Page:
Artezin pairs well with deep dish pizza.
Artezin pairs well with deep dish pizza.

Artezin Zinfandel 2011, Mendocino County

Cost: $17-19

What: This classic fruit-forward Zinfandel is the perfect introduction for anyone who wants to know what a Zin should taste like.

It’s a bright crimson color in the glass, with fresh aromas of raspberry and pomegranate and touches of pepper and spice. The fruit and spices are mirrored in the taste, with hints of blueberry.

The mouthfeel is lush, with rich, smooth tannins. It is a balanced wine with good texture and a lingering fruit taste on the finish. The finish does not have the “hot” alcohol feel that some overly-extracted Zinfandels do.

Artezin Zinfandel.
Artezin Zinfandel.

The grapes all come from Mendocino, one of the California areas known for growing great Zin. The vineyards are family-owned and sustainably-farmed in the ridgelines and benchlands of the Ukiah Valley.

The blend is 90 percent Zinfandel and 10 percent Petite Sirah. It is aged in 100 percent French oak barrels that have been used once or twice. The used barrels take the edge off sharp oak tannins that can fight the fresh fruit flavor of a good Zin.

This is a wine made to be drunk young and not cellared for long. Open at least 30 minutes before drinking. I also would chill this slightly before drinking and let it warm up in the glass.

Artezin also works with growers in other great Zinfandel areas like Amador County and Sonoma’s Dry Creek Valley.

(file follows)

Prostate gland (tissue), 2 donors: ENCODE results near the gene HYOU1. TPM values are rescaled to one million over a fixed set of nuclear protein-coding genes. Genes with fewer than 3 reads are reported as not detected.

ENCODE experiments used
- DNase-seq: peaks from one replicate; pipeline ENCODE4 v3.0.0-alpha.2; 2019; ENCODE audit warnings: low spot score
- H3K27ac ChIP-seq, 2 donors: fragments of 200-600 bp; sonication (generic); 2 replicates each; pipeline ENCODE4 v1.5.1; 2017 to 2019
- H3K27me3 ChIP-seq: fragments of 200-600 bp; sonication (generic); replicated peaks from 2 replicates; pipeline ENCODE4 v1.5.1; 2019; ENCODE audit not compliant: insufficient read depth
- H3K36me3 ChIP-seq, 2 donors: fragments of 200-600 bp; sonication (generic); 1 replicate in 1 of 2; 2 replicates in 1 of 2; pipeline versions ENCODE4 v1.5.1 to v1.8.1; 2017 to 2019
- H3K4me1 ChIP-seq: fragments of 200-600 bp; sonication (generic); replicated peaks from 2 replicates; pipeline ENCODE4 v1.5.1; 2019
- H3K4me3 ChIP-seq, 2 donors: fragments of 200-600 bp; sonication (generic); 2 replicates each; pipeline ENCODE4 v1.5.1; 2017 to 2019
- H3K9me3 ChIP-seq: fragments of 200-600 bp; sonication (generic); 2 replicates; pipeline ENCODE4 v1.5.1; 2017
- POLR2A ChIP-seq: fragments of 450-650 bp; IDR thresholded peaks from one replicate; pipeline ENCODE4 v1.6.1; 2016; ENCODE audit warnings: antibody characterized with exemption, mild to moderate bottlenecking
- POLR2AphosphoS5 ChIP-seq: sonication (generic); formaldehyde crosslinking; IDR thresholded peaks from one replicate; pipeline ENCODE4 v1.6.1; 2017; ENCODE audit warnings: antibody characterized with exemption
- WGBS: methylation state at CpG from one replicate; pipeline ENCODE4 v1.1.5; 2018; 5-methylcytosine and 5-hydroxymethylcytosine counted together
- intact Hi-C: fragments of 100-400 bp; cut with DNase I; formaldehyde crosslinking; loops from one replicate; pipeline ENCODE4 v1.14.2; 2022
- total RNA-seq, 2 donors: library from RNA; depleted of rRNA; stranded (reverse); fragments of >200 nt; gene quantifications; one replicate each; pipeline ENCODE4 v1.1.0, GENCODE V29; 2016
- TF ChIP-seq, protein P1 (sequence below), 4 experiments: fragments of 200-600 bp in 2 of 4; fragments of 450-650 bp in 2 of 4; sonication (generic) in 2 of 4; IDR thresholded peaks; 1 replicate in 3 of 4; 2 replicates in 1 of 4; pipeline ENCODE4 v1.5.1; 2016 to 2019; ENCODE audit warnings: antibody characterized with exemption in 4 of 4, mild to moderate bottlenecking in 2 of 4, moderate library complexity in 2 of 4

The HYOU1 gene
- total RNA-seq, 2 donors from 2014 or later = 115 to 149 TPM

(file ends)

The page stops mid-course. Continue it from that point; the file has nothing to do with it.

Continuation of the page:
Winery: Artezin is one of the labels produced by the Hess Collection. The winery sits high on Mt. Veeder and includes a spectacular art collection, which I suspect is part of the wordplay of the name. Art + Zin=Artezin, or artisan.

Artezin focuses on heirloom varieties particularly suited to their terroirs. They work with growers who practice sustainable farming.

The winery makes one other Zin, the Dry Creek Valley Zinfandel (which is fabulous), a Petite Sirah from Mendecino County, a Petite Sirah called Garzini Ranch, a Carignan and a Charbono.

>Goes with: A good Zinfandel needs bold flavors to pair with the fruit of the wine. For this pairing, my wife Teri and I chose one of my favorite deep dish pizzas, from Pizzeria Uno. I brought this one back from Lexington, S.C., but the original restaurant is in Chicago.

This was a great match, with the spicy sausage and chunks of tomato in the sauce blending with the spice and fruit of the Zinfandel.

This also would go well with grilled meats, rich red pasta sauces and zesty cheeses such as aged cheddar or goat gouda.

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